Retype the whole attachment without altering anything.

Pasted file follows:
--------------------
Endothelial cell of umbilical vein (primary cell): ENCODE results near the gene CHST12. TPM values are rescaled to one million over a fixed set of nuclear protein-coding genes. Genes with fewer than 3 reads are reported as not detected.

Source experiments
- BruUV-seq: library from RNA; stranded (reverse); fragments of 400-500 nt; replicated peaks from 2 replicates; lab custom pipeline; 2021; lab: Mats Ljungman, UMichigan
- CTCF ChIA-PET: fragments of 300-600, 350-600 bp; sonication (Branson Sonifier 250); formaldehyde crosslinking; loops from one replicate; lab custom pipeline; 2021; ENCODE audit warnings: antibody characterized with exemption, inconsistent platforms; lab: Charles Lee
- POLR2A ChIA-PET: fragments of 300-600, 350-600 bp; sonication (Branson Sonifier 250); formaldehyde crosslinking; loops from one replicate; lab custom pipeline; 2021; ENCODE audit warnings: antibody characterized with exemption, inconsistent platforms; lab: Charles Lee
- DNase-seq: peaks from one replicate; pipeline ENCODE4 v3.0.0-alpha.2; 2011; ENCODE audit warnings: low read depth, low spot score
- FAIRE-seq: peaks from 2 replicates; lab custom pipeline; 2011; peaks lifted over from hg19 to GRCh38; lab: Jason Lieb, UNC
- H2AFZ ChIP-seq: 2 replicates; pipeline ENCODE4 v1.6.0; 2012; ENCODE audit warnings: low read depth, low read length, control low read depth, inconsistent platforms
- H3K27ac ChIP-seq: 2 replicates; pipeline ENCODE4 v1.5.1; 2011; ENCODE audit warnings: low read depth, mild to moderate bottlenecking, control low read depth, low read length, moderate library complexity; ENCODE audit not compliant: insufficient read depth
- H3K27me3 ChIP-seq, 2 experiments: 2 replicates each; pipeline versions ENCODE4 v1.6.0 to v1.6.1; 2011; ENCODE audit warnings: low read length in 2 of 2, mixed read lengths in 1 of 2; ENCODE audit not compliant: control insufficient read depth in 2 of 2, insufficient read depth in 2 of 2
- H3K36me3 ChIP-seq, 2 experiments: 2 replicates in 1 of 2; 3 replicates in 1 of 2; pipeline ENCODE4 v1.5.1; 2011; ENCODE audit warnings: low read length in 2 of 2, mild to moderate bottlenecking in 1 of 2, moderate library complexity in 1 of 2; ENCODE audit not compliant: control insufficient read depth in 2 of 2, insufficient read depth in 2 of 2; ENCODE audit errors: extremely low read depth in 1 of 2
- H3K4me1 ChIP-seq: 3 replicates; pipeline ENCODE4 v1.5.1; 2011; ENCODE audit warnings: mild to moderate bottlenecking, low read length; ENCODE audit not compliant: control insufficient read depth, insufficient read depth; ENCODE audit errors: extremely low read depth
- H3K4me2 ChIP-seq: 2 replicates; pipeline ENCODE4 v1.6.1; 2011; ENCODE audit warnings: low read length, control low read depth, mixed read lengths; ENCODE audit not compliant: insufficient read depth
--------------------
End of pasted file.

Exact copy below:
Endothelial cell of umbilical vein (primary cell): ENCODE results near the gene CHST12. TPM values are rescaled to one million over a fixed set of nuclear protein-coding genes. Genes with fewer than 3 reads are reported as not detected.

Source experiments
- BruUV-seq: library from RNA; stranded (reverse); fragments of 400-500 nt; replicated peaks from 2 replicates; lab custom pipeline; 2021; lab: Mats Ljungman, UMichigan
- CTCF ChIA-PET: fragments of 300-600, 350-600 bp; sonication (Branson Sonifier 250); formaldehyde crosslinking; loops from one replicate; lab custom pipeline; 2021; ENCODE audit warnings: antibody characterized with exemption, inconsistent platforms; lab: Charles Lee
- POLR2A ChIA-PET: fragments of 300-600, 350-600 bp; sonication (Branson Sonifier 250); formaldehyde crosslinking; loops from one replicate; lab custom pipeline; 2021; ENCODE audit warnings: antibody characterized with exemption, inconsistent platforms; lab: Charles Lee
- DNase-seq: peaks from one replicate; pipeline ENCODE4 v3.0.0-alpha.2; 2011; ENCODE audit warnings: low read depth, low spot score
- FAIRE-seq: peaks from 2 replicates; lab custom pipeline; 2011; peaks lifted over from hg19 to GRCh38; lab: Jason Lieb, UNC
- H2AFZ ChIP-seq: 2 replicates; pipeline ENCODE4 v1.6.0; 2012; ENCODE audit warnings: low read depth, low read length, control low read depth, inconsistent platforms
- H3K27ac ChIP-seq: 2 replicates; pipeline ENCODE4 v1.5.1; 2011; ENCODE audit warnings: low read depth, mild to moderate bottlenecking, control low read depth, low read length, moderate library complexity; ENCODE audit not compliant: insufficient read depth
- H3K27me3 ChIP-seq, 2 experiments: 2 replicates each; pipeline versions ENCODE4 v1.6.0 to v1.6.1; 2011; ENCODE audit warnings: low read length in 2 of 2, mixed read lengths in 1 of 2; ENCODE audit not compliant: control insufficient read depth in 2 of 2, insufficient read depth in 2 of 2
- H3K36me3 ChIP-seq, 2 experiments: 2 replicates in 1 of 2; 3 replicates in 1 of 2; pipeline ENCODE4 v1.5.1; 2011; ENCODE audit warnings: low read length in 2 of 2, mild to moderate bottlenecking in 1 of 2, moderate library complexity in 1 of 2; ENCODE audit not compliant: control insufficient read depth in 2 of 2, insufficient read depth in 2 of 2; ENCODE audit errors: extremely low read depth in 1 of 2
- H3K4me1 ChIP-seq: 3 replicates; pipeline ENCODE4 v1.5.1; 2011; ENCODE audit warnings: mild to moderate bottlenecking, low read length; ENCODE audit not compliant: control insufficient read depth, insufficient read depth; ENCODE audit errors: extremely low read depth
- H3K4me2 ChIP-seq: 2 replicates; pipeline ENCODE4 v1.6.1; 2011; ENCODE audit warnings: low read length, control low read depth, mixed read lengths; ENCODE audit not compliant: insufficient read depth